CURTIS HARDING, Face Your Fear (Anti): 4 STARS

Modern soul that doesn’t shy from dark complexities. Danger Mouse-produced opening track “Wednesday Morning Atonement” sets the tone; against a backdrop of eerie, rippling synth notes and a downward-marching bass line, Harding sounds ominous even when singing of second chances in his nimble falsetto (“I finally can stay ’cause I love you”), which may be the point. The politically inspired title track and thumping anthems “On and On” and “Till the End” hark back to late ’60s soul, while statement-making tracks “As I Am” and the “Shaft”-evoking “Go as You Are” can be heard as pledges of personal truth, artistic as well as romantic. At the Echo in Echo Park Thursday, Nov. 9.

WILL HOGE, Anchors (EDLO/Thirty Tigers): 3½ STARS

Always a strong lyricist, Hoge has previously undercut his best attributes with uninspiring roots-rock conventions. Here he goes full-on troubadour, pairing hummable, smartly crafted melodies with truth-telling lyrics and simpler instrumentation, and he sounds reinvigorated. The upbeat “Little Bit of Rust” (brightened by Sheryl Crow’s harmonies) inches toward country radio accessibility, but “This Grand Charade” (“The truth is we made a mistake/ We ain’t that happy couple on the wedding cake”) and “Cold Night in Santa Fe” better represent this set of mature ruminations on wrong roads taken and best intentions gone awry. At the Mint in LA Saturday, Nov. 11.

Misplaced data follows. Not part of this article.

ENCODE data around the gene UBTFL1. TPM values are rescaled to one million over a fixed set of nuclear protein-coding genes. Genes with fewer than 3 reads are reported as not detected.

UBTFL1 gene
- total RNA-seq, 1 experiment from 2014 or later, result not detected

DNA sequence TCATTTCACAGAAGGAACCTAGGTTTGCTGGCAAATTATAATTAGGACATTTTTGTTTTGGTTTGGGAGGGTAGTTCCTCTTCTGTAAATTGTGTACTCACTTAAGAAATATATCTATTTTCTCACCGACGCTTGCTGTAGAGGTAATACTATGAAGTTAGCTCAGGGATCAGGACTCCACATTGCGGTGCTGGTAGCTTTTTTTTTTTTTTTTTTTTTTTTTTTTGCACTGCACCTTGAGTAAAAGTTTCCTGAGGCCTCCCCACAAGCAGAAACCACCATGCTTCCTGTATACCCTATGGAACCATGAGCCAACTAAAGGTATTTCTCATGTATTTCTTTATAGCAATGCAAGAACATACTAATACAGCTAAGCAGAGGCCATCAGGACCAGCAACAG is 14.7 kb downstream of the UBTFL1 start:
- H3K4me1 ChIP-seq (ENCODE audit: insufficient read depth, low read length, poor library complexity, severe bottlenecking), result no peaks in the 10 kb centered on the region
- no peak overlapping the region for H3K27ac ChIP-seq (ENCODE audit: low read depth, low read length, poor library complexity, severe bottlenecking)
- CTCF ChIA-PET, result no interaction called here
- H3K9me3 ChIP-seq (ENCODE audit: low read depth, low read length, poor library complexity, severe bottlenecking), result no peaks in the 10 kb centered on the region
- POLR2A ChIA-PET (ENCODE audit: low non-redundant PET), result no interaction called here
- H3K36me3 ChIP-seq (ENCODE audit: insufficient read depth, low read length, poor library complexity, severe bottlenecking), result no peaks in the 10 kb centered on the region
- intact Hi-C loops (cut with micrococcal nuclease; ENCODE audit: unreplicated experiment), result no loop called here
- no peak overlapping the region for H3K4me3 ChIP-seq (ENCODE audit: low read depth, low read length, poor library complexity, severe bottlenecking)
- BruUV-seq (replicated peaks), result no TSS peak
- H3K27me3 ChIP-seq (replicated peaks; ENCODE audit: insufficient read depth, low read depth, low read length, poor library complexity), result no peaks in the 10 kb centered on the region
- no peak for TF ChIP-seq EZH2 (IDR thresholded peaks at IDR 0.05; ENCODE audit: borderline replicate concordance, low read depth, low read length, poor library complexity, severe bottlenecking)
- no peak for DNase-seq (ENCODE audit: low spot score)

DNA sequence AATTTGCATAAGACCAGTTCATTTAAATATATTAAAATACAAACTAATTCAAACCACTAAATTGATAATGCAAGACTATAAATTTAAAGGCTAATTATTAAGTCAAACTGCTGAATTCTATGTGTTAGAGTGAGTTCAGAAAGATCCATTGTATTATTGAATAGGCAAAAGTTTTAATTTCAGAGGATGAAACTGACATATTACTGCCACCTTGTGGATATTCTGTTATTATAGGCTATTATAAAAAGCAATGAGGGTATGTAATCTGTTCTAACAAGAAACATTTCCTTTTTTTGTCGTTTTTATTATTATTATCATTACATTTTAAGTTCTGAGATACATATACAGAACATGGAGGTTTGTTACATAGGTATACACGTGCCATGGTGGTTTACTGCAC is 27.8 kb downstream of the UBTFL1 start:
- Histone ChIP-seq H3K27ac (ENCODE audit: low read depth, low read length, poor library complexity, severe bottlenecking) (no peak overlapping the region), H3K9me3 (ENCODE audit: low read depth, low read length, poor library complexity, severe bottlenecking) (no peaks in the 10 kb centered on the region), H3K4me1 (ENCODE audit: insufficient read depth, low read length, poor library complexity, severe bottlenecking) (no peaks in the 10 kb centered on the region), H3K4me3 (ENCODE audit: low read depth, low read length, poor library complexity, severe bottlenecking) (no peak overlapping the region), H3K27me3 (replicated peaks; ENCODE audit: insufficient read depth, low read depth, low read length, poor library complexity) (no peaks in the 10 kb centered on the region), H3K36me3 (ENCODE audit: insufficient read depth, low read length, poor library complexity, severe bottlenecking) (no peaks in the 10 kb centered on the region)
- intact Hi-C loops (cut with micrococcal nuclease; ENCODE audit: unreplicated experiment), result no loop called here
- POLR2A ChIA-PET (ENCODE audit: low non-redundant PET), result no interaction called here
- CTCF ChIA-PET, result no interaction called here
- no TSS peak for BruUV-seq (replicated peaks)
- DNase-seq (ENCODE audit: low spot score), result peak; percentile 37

FREYA RIDINGS, Live at St. Pancras Old Church  (Good Soldier): 3 STARS

The London singer-songwriter’s grandly somber cover of the Yeah Yeah Yeahs’ “Maps” fits comfortably in a pristinely recorded concert set of her own melodic ballads. Her rich, dramatically breathy tones are alternately reminiscent of Anohni and Tori Amos, the simplicity of her vocal-and-piano setup (with judicious support from cello and electric guitar) magnifying the heartache she channels. It’s beautifully performed, but any cathartic release may get undercut for some by the lack of rhythmic or thematic variety. At Hotel Café in Hollywood with JP Saxe Nov. 13.

COLD SPECKS, Fools Paradise  (Arts & Crafts): 2½ STARS

Canadian artist Ladan Hussein digs into myth and family history that promises meaty source material, yet she seems to be marking time on previously claimed ground; nothing here rivals the emotional dynamics of 2014’s Polaris-nominated “Neuroplasticity.” Smooth vocals and metallic synths combine to create a disengaged chill that’s appropriate during tracks like “Void,” but which ultimately fogs in “Wild Card” and “Witness” when they call for personal and musical awakening and takeoff. At the Echo in Echo Park Wednesday, Nov. 15.